The problem with family lore is that either those who knew are all dead as it is now, or one can never be sure the truth is being told. Slowly over time the myths and legends, imagination and wishful thinking, and hostilities – all gather to produce a new past.
The mysterious rejection of the tall groom But what happened to my jilted uncle and why was his proposal refused? The problem with family lore is that either those who knew are all dead as it is now, or one can never be sure the truth is being told. Slowly over time the myths and legends, imagination and wishful thinking, and hostilities – all gather to produce a new past. My mother said that my chacha had little money, the zamindari itself was nearly gone and the lady’s parents felt there could be a better match, someone with both blood and money. But if he had qualified for the railway service, he would have had a decent job, right? And even not so well off, zamindars had enough, right? No, reason says, something else was amiss and I am afraid we shall probably never know. The black hole in the tapestry of facts of a past no one remembers remains that way. “The witnesses have all died, My Lord.” My chacha mourned his rejection in a proper Kolkata fashion and did a trip to Yangoon too but returned to the city. As his brother married and became a householder he led an increasingly dissolute life but he was close to his brother’s wife’s family. My mother said that he loved to cook and was very friendly with her father –my nana – who did the same. “One day he came into the kitchen and I was cooking. He made no noise so I never noticed. I turned around and just saw his feet, he was watching me cook. I was so embarrassed and felt so shy that I just ran away from the kitchen.” What was he looking at and what was he looking for?? But one day he came and informed the family of a very strange development. He had indeed gotten married to a woman who was keeping him company for a while. Her name was Chapala. She was a “noti” (dancer? sex worker?) but now was his wife. And Chapala was a Hindu woman to boot, socially unacceptable to the family, particularly to my dadi, my chacha’s formidable mother. My parents luckless matchmakers and a demented nephew My parents’ match was made by two uncles, one from each side, who were pals. One was S Wajid Ali, the eminent author and editor from the Tajpur  Ali family who was my mother’s mama, and Lutfe Ali Chowdhury, my father’s chacha. Both had studied law at Cambridge Law School and became barristers and friends. S Wajid Ali was married when he went to London and Lutfe Ali was single. Both returned with English wives and ironically both their wives left them for others. In case of S Wajid Ali, it was his younger brother while Lutfe Ali’s wife ran away with an English lawyer. It didn’t end in marriage but she never returned home. Never formally divorced, she emerged years later to claim unsuccessfully a share of her late husband’s ancestral property. She never got any as it no longer existed. She had a demented nephew for a sidekick who after her death would stalk us violently insisting he be treated as a scion of the estate. One day he entered our Dilu Road home and attacked my mother. My father and brothers did the needful, as they say, and we drove him out and ended his futile jihad. Poor guy never knew how history had set him up.
And one day my uncle declared that he had married the woman he was seeing or living with, a “noti,” as they said.
Chapala’s brief arrival and his departure To my mother, he was the revered older brother of the husband. She was a bit in awe of his Kolkata ways, having never lived in Kolkata, raised in the gentler climes of Shillong where my nana did business. “He was very flamboyant, very dramatic, very unlike your father who was calm and never did anything wrong.” My father was straight in every way and hated his job as a policeman as he had to mix with criminals. He longed for a more “respectable” profession. It happened one day when he caught the thief who had stolen from the bedroom of the CEO of UCO Bank of India. It was the butler of course. A year later he was denied leave when his new born son was sick. He resigned and went to see Mr Thakur who hired him the same day. My father became a banker, the profession that began in 1945 and lasted till his death in 2007. And one day my uncle declared that he had married the woman he was seeing or living with, a “noti,” as they said. Now he was his legally married wife and he wanted to bring her home, which meant my father’s police flat. “Her name was Chapala, he had said, and I was very excited; I wanted to meet her. But on the day he was to bring his wife to us, my shwashuri also came to our house and they all sat waiting for him. The footsteps announced that he had arrived with his newly married wife and he began to knock on the door. “I wanted to run and go and welcome them in. I was so curious to see her but I also saw the glaring eyes of my husband and mother-in-law. I was merely one year into the family in an era when disobeying murubbis didn’t even cross the mind of a young bou. He kept on knocking on the door for a long time asking to be let in but it wasn’t opened. Then the steps began to fade away and that is something I still remember, the staircase falling silent again.” A few days later he was back as if nothing had happened. The same charming man as all knew.  Everyone was pleased seeing him that way. His wife was never mentioned. And one day he came in the afternoon complaining of a headache. “He said he wanted to sleep. He asked us not to disturb him. We were very quiet but then after a while, groaning sounds began to come from the room. “Dilu, (a family retainer), was with me who began to push at the door and it opened after a while. Your chacha was lying in a rumpled bed, his body twisted in pain. His clothes were not properly on him. Dilu started to scream. I started to cry. People from the next door came in and your father was finally informed. When he came in, your chacha was still alive. He was rushed to the hospital.” He left behind two letters and an empty glass out of which he had drunk liquid opium.  One said, “No one is responsible for my death.” The other was written to my father.  It said, “Chapala is my legally wedded wife. Please take care of her and let her see my body before burial.” Two days later he died in the hospital despite all those horrific stomach washes. The burial of the dead and its math My mother told me that my father was struck with great remorse and guilt at his brother’s death. He felt terrible about not letting them in or whatever. The family was still against any contact but my father went to see her. Obviously the address was no secret or maybe it was mentioned in the suicide note. But when the funeral ceremony was held at a place opposite which my parents lived, she was there accompanied by my father. I had asked my mother to describe her or Chapala’s reactions but she said, “Are you serious? In those days we could do nothing without permission of our murubbis and I was not permitted to go there. I just saw the crowd and nothing else.” Chapala has no face in my mind.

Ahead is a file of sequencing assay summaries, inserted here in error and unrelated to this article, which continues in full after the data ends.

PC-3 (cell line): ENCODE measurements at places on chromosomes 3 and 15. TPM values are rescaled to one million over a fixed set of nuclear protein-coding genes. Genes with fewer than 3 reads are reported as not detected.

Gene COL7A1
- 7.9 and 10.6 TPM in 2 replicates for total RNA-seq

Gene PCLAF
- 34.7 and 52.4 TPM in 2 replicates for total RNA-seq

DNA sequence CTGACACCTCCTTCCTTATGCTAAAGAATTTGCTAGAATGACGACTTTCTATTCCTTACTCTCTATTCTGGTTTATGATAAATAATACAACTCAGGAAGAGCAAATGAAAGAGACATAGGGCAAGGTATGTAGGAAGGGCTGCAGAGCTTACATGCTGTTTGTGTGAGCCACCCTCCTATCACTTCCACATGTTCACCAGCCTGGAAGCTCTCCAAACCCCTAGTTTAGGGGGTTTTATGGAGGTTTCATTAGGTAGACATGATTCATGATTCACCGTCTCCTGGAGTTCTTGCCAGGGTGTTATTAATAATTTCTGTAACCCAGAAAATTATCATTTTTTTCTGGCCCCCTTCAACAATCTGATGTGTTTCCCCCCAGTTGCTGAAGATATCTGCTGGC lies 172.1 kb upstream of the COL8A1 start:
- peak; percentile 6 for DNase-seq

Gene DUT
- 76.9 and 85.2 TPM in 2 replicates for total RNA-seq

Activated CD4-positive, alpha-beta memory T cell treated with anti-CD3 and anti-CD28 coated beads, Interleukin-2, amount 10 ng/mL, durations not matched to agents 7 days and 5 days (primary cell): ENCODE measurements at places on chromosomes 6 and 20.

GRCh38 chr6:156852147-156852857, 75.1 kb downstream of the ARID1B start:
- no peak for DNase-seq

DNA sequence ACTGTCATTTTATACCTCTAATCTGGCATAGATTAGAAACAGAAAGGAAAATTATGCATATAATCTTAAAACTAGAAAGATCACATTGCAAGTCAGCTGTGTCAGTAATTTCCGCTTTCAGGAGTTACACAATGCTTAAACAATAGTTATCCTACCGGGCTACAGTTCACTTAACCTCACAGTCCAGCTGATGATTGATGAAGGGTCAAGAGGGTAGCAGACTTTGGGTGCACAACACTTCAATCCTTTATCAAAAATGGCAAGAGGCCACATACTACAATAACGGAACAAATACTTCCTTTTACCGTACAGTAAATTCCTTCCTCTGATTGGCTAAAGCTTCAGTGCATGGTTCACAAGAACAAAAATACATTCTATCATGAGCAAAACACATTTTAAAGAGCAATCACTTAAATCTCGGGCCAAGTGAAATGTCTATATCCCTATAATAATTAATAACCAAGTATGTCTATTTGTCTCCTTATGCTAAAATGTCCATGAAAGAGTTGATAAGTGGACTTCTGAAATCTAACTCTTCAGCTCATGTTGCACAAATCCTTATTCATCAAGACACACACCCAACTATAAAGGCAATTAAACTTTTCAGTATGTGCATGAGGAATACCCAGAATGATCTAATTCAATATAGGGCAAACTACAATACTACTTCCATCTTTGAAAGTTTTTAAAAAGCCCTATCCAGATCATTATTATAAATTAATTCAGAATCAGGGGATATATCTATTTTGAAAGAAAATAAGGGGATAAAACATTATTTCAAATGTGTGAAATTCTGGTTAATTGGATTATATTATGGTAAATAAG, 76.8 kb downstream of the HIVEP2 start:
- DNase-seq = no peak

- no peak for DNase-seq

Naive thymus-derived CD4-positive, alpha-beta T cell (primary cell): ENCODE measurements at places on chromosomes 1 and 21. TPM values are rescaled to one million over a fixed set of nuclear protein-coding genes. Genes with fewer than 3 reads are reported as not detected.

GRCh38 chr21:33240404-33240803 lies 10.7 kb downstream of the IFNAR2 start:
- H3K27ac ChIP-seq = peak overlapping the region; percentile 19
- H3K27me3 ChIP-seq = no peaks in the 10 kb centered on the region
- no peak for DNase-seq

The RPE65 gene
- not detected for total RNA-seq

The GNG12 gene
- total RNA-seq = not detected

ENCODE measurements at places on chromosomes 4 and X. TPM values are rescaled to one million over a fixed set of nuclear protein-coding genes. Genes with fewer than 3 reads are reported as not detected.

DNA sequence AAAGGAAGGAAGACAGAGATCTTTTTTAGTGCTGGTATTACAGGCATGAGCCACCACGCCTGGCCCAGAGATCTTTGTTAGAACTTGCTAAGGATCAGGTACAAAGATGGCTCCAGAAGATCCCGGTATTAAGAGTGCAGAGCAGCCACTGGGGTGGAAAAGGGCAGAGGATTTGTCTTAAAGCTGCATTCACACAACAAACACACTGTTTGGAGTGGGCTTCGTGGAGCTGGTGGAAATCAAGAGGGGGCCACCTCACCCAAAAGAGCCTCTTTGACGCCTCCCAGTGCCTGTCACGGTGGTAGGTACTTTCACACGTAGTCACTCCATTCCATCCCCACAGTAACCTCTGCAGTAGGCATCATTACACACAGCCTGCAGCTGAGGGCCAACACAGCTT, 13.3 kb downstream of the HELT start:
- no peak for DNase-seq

Chapala disappeared from history and nobody knows any more about her.
My older brother, the first born, has a few anecdotes to add. First, Chapala did come in one day to see him, a few months old, a few months after her husband died. And then Chapala with several relatives did follow the bier to the graveyard and stood near the gates as her husband was being laid down in the grave. “Did you ever talk to his sisters about it? “ “They said she was a Hindu, so no more could be said. “ Maybe a ‘‘Muslim noti’” would have been better but I am not sure. My chacha seems to have broken more taboo than the quota allowed even to the reckless. And he paid the ultimate price. What were you expecting? Chapala disappeared from history and nobody knows any more about her. How she was swallowed by the bowels of Kolakata’s underworld, underclass life is unknown to me at least. No contact, no connection and no memories to resurrect. Chapala is gone. Farewell to thee and all My father never talked again to any member of this very well off family, who rejected my uncle as a groom. I asked my mother about the lady whom my chacha had wanted to marry but nothing came out of it too. But one day many years ago, while walking through the Maghbazar area, an elderly man greeted my mother. My mother was polite, though embarrassed, but we ended up having tea in their well appointed sitting room. They seemed very happy conversing with my mother, though she was not fully at ease. Later after coming home, she told my father about the encounter. I remember my father’s silence. That was how I came to know which family it was. As the families were relatives, contacts were never entirely lost till they all settled in Kolkata. My mother met my chacha’s beloved several times after his death and also met her husband. He was also a cousin and had both pedigree and money. “A very unimpressive man, no comparison with your chacha. She was always putting him down. She was very attractive and dignified but he was nothing. I think it was a very unhappy marriage, I am sure.’’ That I don’t know but I am certain of where my mother’s loyalty lay. Goodbye Boro chacha, Chapala chachi. Goodbye abbi, ammi and the rest of them all. Farewell and apologies for not having been there.
 Afsan Chowdhury is a multi-media journalist, historian and litterateur. His most well-known fiction is Biswasghatokgon. He has also written an acclaimed four-volume history of Bangladesh’s Liberation War.